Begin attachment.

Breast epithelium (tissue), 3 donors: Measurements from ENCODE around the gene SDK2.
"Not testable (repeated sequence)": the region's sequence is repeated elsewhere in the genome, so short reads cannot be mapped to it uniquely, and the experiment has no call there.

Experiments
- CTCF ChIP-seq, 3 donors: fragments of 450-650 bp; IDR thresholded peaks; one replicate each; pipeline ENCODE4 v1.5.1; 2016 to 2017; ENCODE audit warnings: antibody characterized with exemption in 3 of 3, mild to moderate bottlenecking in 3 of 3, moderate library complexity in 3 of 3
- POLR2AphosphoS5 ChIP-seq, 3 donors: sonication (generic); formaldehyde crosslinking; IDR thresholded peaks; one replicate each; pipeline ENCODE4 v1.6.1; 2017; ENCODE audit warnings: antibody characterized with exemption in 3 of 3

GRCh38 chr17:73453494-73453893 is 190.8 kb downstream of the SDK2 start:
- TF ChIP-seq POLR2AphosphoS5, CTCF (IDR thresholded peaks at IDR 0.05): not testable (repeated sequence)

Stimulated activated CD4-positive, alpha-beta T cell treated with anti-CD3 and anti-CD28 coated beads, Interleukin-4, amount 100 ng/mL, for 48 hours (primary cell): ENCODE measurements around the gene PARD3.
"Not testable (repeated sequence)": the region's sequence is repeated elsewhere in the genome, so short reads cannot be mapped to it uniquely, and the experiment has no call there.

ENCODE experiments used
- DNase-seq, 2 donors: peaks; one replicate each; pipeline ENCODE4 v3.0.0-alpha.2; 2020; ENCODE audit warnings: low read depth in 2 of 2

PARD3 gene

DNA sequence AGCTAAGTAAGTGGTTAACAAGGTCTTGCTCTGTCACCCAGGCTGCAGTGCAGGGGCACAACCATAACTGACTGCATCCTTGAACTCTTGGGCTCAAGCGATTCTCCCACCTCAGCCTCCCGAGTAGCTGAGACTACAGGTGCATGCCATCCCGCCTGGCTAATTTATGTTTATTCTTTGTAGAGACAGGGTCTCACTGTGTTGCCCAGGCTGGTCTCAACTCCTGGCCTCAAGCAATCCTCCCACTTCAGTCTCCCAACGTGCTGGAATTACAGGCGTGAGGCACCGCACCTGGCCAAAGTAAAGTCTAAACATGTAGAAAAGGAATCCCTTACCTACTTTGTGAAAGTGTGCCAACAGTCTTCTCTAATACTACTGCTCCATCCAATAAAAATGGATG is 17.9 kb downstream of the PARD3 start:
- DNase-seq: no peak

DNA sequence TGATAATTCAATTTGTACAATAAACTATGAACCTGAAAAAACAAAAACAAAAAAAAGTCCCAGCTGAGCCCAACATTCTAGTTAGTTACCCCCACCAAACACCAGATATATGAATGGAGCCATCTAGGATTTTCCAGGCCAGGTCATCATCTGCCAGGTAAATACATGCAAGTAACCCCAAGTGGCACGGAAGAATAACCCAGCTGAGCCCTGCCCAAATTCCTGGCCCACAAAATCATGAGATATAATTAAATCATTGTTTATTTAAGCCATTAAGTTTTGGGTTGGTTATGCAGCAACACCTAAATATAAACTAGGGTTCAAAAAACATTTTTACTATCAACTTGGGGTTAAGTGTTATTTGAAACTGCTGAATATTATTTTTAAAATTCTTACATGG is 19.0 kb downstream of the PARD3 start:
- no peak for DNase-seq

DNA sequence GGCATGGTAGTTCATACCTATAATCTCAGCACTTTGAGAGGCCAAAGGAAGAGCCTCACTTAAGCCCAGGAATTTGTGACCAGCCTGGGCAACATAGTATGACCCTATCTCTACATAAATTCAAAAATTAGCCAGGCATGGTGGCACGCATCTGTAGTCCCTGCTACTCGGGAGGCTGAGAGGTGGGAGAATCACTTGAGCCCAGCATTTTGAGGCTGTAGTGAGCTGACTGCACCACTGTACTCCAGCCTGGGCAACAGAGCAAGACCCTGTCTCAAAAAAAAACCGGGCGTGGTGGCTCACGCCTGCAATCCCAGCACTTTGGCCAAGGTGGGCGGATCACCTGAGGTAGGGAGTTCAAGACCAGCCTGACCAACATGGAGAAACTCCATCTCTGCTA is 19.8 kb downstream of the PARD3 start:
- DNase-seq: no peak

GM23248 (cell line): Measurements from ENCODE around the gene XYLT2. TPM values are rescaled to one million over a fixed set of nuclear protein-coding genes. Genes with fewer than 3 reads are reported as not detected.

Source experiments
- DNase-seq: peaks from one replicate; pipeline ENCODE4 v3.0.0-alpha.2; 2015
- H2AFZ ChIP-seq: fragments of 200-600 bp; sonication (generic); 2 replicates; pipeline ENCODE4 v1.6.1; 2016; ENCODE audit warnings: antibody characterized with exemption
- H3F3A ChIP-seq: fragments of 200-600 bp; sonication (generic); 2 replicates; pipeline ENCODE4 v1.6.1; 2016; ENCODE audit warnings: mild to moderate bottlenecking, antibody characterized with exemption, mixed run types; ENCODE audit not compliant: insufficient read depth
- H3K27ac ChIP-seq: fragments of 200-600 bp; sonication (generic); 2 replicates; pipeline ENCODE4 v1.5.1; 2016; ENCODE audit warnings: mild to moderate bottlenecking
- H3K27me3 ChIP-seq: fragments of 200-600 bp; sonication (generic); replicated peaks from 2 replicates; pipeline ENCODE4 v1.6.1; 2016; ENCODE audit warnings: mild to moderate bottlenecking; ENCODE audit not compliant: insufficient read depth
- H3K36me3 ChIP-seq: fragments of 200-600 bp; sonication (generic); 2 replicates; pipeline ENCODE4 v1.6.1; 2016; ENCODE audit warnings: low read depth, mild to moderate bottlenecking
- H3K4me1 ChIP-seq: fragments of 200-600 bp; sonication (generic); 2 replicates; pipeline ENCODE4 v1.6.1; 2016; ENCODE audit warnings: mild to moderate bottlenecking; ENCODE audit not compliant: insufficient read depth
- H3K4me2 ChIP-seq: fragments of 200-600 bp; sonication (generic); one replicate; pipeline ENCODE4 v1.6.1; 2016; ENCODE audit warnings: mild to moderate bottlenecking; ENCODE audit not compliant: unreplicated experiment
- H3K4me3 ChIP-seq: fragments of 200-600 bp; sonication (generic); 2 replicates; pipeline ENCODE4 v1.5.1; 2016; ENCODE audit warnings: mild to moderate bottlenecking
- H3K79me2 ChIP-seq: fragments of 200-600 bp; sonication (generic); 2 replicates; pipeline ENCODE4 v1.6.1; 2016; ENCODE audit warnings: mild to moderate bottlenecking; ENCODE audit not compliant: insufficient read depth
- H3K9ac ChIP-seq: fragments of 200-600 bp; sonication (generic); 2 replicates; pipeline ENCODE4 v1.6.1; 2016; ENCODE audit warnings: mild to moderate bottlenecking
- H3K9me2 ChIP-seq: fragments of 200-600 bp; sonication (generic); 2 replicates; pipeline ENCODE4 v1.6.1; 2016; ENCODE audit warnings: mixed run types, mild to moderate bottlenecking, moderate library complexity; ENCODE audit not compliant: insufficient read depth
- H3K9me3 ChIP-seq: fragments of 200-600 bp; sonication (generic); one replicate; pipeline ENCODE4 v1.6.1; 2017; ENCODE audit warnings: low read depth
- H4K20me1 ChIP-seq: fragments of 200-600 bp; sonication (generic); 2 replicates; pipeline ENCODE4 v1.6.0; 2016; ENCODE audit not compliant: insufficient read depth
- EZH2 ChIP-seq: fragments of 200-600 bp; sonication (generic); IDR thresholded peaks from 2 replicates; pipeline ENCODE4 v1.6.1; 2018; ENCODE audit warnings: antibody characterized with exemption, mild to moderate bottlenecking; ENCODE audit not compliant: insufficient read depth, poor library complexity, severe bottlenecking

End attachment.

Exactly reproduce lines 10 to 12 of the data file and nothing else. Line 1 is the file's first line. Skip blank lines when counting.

ENCODE experiments used
- DNase-seq, 2 donors: peaks; one replicate each; pipeline ENCODE4 v3.0.0-alpha.2; 2020; ENCODE audit warnings: low read depth in 2 of 2

PARD3 gene